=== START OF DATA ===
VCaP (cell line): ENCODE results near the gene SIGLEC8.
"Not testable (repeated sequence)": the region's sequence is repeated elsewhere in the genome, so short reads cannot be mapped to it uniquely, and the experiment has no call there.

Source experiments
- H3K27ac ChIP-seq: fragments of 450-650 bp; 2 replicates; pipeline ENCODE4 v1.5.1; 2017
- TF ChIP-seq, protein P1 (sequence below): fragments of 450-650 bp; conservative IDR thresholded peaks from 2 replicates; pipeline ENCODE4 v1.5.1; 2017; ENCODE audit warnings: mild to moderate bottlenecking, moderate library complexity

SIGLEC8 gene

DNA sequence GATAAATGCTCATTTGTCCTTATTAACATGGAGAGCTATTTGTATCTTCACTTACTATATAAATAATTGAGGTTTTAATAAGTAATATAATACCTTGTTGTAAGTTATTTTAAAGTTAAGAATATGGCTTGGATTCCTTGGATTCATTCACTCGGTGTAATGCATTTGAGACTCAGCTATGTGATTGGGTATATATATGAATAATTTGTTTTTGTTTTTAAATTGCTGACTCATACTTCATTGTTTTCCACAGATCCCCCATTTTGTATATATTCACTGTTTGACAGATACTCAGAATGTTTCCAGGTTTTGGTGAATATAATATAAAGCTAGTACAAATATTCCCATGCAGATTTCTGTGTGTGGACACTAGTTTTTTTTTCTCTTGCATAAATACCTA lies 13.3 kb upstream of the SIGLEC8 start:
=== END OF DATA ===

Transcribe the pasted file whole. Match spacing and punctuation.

VCaP (cell line): ENCODE results near the gene SIGLEC8.
"Not testable (repeated sequence)": the region's sequence is repeated elsewhere in the genome, so short reads cannot be mapped to it uniquely, and the experiment has no call there.

Source experiments
- H3K27ac ChIP-seq: fragments of 450-650 bp; 2 replicates; pipeline ENCODE4 v1.5.1; 2017
- TF ChIP-seq, protein P1 (sequence below): fragments of 450-650 bp; conservative IDR thresholded peaks from 2 replicates; pipeline ENCODE4 v1.5.1; 2017; ENCODE audit warnings: mild to moderate bottlenecking, moderate library complexity

SIGLEC8 gene

DNA sequence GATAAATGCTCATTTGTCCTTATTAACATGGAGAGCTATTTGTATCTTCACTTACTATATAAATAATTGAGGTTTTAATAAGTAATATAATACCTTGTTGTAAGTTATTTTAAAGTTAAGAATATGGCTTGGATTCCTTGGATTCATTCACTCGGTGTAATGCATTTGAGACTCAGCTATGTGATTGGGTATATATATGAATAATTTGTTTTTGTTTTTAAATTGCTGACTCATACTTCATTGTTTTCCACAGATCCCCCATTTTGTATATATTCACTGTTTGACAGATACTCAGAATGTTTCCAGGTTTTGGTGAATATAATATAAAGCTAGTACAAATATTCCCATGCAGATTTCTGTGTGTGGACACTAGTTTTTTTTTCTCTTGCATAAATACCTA lies 13.3 kb upstream of the SIGLEC8 start: